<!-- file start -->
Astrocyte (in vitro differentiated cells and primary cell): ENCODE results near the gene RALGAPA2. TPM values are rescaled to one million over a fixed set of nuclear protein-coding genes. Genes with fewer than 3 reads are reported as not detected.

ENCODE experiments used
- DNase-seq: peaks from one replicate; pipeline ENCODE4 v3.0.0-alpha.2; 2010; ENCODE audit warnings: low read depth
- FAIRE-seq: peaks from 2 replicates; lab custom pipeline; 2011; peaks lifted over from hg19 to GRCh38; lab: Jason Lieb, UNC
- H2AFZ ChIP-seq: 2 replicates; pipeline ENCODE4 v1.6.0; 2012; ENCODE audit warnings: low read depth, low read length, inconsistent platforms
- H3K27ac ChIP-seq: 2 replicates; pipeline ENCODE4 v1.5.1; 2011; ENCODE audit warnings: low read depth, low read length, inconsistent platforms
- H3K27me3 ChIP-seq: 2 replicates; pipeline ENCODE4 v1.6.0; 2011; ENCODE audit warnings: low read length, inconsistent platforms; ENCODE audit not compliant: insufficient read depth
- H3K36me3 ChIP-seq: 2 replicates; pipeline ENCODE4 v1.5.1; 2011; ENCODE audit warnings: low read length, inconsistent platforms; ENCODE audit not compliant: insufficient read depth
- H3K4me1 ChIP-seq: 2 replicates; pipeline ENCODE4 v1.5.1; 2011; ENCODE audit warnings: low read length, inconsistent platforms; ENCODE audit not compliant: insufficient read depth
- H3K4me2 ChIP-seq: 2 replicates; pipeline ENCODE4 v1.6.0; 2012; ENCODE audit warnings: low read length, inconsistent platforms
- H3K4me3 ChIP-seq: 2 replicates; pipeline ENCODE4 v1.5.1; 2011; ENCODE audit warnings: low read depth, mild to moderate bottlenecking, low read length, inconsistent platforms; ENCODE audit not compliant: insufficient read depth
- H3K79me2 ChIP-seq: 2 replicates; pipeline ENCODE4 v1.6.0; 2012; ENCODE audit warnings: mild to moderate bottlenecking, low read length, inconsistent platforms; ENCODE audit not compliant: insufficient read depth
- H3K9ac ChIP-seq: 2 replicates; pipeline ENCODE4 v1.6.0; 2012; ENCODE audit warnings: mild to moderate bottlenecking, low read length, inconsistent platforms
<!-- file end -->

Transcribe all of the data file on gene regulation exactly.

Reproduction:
Astrocyte (in vitro differentiated cells and primary cell): ENCODE results near the gene RALGAPA2. TPM values are rescaled to one million over a fixed set of nuclear protein-coding genes. Genes with fewer than 3 reads are reported as not detected.

ENCODE experiments used
- DNase-seq: peaks from one replicate; pipeline ENCODE4 v3.0.0-alpha.2; 2010; ENCODE audit warnings: low read depth
- FAIRE-seq: peaks from 2 replicates; lab custom pipeline; 2011; peaks lifted over from hg19 to GRCh38; lab: Jason Lieb, UNC
- H2AFZ ChIP-seq: 2 replicates; pipeline ENCODE4 v1.6.0; 2012; ENCODE audit warnings: low read depth, low read length, inconsistent platforms
- H3K27ac ChIP-seq: 2 replicates; pipeline ENCODE4 v1.5.1; 2011; ENCODE audit warnings: low read depth, low read length, inconsistent platforms
- H3K27me3 ChIP-seq: 2 replicates; pipeline ENCODE4 v1.6.0; 2011; ENCODE audit warnings: low read length, inconsistent platforms; ENCODE audit not compliant: insufficient read depth
- H3K36me3 ChIP-seq: 2 replicates; pipeline ENCODE4 v1.5.1; 2011; ENCODE audit warnings: low read length, inconsistent platforms; ENCODE audit not compliant: insufficient read depth
- H3K4me1 ChIP-seq: 2 replicates; pipeline ENCODE4 v1.5.1; 2011; ENCODE audit warnings: low read length, inconsistent platforms; ENCODE audit not compliant: insufficient read depth
- H3K4me2 ChIP-seq: 2 replicates; pipeline ENCODE4 v1.6.0; 2012; ENCODE audit warnings: low read length, inconsistent platforms
- H3K4me3 ChIP-seq: 2 replicates; pipeline ENCODE4 v1.5.1; 2011; ENCODE audit warnings: low read depth, mild to moderate bottlenecking, low read length, inconsistent platforms; ENCODE audit not compliant: insufficient read depth
- H3K79me2 ChIP-seq: 2 replicates; pipeline ENCODE4 v1.6.0; 2012; ENCODE audit warnings: mild to moderate bottlenecking, low read length, inconsistent platforms; ENCODE audit not compliant: insufficient read depth
- H3K9ac ChIP-seq: 2 replicates; pipeline ENCODE4 v1.6.0; 2012; ENCODE audit warnings: mild to moderate bottlenecking, low read length, inconsistent platforms